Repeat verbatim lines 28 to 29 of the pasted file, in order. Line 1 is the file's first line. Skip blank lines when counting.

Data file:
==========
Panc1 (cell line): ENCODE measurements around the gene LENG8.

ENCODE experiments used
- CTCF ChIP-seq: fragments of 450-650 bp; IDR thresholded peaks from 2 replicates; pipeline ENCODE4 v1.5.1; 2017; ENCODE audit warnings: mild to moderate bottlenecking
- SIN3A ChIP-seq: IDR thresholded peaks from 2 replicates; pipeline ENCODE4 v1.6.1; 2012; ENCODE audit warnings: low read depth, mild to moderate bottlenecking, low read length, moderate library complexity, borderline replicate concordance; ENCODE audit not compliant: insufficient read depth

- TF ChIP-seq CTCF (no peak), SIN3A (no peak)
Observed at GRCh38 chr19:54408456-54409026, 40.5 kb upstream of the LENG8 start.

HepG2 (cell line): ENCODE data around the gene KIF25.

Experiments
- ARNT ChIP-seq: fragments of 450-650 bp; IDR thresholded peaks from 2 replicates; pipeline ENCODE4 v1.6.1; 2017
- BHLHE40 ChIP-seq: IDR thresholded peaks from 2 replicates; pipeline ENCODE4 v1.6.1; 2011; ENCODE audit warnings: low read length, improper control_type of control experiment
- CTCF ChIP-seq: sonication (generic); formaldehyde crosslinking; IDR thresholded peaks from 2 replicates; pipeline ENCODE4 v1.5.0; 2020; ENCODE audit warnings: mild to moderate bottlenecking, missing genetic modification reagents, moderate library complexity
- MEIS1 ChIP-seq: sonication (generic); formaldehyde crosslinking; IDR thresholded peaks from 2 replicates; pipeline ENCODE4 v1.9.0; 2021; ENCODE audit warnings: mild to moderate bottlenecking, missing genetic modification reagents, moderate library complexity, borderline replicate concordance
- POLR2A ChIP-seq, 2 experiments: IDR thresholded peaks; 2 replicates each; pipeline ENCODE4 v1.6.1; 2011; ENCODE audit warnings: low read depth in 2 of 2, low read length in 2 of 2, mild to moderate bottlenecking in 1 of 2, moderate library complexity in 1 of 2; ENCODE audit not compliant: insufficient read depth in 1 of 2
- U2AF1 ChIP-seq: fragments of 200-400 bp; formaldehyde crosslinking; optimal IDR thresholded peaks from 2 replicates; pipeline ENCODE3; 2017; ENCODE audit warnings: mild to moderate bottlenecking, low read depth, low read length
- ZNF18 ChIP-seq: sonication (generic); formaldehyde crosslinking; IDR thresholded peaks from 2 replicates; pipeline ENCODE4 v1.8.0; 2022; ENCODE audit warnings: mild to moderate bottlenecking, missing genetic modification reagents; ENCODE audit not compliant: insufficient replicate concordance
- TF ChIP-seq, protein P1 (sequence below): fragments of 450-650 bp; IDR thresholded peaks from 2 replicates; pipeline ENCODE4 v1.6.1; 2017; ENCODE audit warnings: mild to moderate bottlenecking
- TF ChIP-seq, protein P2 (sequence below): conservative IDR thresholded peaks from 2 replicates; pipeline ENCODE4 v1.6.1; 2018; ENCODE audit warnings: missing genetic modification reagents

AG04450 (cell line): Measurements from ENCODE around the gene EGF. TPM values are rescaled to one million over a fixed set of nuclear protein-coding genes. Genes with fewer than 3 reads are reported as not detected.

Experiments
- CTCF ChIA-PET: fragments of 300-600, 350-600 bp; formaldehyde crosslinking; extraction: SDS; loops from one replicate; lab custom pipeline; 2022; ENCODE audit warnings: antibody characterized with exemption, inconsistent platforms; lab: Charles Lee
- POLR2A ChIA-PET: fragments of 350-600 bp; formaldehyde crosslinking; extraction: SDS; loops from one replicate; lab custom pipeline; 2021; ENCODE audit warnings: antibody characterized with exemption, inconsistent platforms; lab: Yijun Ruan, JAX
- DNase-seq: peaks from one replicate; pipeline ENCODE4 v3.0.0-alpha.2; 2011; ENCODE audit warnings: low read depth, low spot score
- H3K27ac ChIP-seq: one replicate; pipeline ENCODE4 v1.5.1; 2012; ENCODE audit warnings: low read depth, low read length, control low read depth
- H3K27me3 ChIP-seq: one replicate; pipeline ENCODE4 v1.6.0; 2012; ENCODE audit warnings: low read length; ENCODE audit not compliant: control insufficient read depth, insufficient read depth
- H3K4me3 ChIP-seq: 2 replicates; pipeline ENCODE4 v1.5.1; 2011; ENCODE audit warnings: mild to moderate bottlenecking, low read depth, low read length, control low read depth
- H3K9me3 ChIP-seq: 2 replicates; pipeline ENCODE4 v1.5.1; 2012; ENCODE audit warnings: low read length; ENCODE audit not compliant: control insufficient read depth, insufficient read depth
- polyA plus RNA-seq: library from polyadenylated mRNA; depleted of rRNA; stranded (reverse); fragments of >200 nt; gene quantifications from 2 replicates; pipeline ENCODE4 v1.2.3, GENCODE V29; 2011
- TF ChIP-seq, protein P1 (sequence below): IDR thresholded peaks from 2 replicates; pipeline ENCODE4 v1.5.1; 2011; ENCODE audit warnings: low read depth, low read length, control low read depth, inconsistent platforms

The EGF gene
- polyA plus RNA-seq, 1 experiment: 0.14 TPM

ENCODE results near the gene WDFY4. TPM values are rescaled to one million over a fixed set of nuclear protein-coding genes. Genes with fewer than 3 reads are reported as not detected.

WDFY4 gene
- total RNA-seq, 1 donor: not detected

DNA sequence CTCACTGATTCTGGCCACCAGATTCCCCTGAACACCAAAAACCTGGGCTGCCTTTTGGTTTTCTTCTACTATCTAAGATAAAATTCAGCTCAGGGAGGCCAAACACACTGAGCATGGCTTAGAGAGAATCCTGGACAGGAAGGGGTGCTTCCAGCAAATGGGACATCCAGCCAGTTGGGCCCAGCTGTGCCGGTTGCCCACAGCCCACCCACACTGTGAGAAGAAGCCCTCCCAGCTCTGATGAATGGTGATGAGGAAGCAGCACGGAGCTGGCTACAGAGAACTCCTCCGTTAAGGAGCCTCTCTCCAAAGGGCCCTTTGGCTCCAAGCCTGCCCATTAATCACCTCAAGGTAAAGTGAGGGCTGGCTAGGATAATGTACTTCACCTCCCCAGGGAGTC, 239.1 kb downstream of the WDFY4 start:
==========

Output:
- TF ChIP-seq, protein P1 (sequence below): IDR thresholded peaks from 2 replicates; pipeline ENCODE4 v1.5.1; 2011; ENCODE audit warnings: low read depth, low read length, control low read depth, inconsistent platforms

The EGF gene